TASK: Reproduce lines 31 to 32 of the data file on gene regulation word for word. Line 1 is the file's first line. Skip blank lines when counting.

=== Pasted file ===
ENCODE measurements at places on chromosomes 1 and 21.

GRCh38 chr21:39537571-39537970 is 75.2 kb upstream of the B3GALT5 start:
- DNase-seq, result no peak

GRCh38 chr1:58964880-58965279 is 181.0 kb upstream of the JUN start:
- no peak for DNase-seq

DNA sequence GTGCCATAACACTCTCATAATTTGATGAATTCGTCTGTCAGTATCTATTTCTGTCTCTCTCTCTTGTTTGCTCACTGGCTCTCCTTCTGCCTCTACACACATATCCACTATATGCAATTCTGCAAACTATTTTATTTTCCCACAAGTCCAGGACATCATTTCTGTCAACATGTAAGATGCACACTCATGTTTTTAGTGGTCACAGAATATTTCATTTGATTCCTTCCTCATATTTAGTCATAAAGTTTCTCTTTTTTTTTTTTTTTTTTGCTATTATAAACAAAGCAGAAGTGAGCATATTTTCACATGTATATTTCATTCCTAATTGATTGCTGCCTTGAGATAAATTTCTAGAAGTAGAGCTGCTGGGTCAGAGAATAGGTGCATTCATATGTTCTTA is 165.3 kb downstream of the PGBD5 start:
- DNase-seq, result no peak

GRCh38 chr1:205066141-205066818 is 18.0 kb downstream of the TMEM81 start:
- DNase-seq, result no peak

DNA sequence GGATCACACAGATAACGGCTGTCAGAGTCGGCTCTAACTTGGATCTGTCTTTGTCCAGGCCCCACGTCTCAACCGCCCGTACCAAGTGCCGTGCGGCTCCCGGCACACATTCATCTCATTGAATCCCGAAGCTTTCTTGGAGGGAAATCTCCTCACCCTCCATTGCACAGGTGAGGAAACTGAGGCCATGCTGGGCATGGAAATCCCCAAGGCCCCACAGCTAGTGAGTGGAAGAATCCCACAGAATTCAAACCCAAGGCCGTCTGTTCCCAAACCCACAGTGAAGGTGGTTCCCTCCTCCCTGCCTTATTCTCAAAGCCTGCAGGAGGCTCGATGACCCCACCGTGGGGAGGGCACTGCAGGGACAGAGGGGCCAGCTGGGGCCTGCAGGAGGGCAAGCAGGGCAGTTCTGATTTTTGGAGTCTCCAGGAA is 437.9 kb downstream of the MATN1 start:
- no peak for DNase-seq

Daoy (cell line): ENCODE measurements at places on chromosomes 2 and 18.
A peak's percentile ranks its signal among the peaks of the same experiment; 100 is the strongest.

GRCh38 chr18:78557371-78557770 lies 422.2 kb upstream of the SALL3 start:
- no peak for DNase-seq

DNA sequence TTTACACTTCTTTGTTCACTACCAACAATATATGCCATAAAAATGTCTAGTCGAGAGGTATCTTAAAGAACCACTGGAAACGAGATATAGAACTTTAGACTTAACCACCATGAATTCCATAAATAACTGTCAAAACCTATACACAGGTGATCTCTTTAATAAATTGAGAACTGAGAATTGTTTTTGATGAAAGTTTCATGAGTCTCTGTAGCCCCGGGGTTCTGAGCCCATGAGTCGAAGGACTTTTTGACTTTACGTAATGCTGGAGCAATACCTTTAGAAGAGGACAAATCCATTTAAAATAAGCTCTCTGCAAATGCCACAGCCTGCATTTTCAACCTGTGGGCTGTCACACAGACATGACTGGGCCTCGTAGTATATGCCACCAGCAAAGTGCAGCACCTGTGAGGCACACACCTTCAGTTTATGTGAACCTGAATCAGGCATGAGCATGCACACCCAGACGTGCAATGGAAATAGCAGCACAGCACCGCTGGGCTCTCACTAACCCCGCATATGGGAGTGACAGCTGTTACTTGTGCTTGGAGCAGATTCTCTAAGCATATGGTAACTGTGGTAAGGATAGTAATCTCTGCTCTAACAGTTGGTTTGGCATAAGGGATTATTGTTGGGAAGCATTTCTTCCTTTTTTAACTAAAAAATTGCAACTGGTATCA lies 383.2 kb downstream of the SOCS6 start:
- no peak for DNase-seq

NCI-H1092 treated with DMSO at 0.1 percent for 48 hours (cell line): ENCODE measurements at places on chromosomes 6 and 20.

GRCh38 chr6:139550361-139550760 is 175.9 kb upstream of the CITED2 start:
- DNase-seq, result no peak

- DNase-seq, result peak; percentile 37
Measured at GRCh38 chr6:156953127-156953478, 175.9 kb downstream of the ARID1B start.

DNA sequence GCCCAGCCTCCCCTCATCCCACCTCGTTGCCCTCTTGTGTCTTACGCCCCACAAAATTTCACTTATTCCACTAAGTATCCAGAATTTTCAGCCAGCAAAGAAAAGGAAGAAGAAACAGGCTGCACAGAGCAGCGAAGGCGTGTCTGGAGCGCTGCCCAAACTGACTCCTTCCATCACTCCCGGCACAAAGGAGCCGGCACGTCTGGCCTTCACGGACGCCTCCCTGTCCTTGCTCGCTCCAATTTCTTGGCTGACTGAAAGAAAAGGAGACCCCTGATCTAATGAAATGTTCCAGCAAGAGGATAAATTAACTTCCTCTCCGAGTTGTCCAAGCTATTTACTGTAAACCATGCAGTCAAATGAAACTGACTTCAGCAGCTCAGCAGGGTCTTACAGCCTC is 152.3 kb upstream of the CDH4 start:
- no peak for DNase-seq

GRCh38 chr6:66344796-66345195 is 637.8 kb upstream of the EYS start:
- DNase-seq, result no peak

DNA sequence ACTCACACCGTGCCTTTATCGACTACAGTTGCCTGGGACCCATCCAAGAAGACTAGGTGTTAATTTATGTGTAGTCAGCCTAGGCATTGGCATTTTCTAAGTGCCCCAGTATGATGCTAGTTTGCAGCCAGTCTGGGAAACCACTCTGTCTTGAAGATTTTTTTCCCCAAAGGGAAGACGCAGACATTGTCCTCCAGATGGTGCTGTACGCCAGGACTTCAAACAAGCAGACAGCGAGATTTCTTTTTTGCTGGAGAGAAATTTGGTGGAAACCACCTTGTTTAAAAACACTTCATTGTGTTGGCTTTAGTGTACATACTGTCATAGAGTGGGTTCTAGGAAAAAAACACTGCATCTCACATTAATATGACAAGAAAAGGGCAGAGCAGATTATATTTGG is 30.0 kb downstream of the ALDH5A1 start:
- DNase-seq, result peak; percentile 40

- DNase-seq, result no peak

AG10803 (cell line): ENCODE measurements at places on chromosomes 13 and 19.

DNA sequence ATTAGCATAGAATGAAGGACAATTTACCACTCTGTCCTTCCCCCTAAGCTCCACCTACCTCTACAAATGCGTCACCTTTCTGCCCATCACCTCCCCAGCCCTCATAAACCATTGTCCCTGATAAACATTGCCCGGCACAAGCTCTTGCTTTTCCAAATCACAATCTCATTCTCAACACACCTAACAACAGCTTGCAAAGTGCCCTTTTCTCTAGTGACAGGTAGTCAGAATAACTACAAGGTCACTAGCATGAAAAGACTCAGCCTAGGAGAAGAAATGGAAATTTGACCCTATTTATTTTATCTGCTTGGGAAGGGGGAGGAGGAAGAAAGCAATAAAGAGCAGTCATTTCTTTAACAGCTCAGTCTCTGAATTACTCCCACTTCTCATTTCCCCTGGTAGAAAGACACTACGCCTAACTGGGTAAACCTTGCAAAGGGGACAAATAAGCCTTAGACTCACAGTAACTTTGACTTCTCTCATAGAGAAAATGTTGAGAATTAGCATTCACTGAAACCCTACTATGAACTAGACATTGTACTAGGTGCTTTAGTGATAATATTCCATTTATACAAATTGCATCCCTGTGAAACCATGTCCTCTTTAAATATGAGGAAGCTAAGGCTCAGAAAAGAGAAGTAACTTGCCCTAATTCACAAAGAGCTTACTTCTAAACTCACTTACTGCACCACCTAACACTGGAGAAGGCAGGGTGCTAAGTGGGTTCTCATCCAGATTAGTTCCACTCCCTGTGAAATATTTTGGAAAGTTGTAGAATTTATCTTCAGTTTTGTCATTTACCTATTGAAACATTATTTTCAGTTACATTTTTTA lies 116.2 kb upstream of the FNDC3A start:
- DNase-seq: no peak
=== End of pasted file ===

DNA sequence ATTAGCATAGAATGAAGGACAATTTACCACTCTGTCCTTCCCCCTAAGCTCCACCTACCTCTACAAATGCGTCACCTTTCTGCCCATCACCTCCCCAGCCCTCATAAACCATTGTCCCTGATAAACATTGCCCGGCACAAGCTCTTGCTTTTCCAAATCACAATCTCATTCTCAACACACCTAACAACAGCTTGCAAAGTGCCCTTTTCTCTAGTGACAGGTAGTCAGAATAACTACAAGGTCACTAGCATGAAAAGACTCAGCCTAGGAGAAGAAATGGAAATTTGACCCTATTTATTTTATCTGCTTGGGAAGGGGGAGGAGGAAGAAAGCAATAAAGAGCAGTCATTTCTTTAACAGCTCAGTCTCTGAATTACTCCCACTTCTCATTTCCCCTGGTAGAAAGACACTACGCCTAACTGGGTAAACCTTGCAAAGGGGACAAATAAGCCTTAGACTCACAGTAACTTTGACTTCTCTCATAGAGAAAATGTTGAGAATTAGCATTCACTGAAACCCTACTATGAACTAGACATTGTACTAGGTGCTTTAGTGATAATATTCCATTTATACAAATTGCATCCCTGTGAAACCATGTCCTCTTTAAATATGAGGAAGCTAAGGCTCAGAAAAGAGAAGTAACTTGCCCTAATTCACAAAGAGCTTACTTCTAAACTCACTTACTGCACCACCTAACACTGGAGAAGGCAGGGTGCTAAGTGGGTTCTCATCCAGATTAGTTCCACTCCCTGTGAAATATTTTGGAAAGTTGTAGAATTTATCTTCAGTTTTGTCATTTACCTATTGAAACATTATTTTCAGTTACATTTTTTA lies 116.2 kb upstream of the FNDC3A start:
- DNase-seq: no peak